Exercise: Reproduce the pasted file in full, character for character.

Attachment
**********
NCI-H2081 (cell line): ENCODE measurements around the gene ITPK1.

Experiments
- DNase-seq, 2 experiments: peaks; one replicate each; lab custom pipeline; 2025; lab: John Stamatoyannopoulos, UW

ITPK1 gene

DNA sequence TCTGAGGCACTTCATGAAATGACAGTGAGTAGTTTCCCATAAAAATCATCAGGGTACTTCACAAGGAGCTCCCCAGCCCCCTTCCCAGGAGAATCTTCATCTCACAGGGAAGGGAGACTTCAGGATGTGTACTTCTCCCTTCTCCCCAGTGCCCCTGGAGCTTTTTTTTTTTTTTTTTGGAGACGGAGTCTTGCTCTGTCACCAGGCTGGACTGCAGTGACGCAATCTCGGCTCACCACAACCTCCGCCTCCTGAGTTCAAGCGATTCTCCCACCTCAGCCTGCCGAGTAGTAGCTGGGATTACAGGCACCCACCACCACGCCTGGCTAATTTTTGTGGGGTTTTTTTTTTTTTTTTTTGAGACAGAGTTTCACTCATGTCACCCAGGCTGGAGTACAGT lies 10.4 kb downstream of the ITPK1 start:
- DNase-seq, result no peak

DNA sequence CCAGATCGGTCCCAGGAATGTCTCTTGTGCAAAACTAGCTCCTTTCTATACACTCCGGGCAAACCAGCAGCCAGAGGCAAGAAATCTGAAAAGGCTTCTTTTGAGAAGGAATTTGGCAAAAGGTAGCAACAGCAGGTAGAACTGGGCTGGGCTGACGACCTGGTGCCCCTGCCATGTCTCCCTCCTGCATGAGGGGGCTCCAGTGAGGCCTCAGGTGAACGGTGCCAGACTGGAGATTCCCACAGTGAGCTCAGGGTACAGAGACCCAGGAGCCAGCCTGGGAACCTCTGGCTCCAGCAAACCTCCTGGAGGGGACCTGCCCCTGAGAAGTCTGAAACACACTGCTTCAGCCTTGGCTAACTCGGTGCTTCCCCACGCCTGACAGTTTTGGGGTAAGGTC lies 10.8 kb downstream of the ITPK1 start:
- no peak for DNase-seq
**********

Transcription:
NCI-H2081 (cell line): ENCODE measurements around the gene ITPK1.

Experiments
- DNase-seq, 2 experiments: peaks; one replicate each; lab custom pipeline; 2025; lab: John Stamatoyannopoulos, UW

ITPK1 gene

DNA sequence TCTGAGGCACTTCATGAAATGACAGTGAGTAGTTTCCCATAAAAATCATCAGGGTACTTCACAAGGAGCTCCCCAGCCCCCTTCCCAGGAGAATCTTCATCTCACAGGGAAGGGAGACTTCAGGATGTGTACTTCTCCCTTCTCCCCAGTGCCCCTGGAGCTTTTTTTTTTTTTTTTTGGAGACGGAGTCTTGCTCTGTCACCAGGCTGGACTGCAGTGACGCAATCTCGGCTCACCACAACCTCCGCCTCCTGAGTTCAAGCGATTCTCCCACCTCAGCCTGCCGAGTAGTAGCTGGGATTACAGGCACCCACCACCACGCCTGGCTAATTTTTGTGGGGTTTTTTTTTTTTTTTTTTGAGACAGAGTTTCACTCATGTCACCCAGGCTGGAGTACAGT lies 10.4 kb downstream of the ITPK1 start:
- DNase-seq, result no peak

DNA sequence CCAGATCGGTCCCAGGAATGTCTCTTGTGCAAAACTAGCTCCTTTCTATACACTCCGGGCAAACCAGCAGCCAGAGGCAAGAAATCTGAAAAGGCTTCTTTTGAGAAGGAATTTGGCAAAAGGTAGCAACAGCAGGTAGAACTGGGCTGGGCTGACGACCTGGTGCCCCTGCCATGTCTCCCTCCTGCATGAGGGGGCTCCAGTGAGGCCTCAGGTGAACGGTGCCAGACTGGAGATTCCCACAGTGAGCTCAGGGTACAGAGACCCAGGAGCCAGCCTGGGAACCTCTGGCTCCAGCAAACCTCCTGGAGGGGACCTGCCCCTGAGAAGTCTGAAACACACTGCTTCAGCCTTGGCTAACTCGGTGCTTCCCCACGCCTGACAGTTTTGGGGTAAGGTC lies 10.8 kb downstream of the ITPK1 start:
- no peak for DNase-seq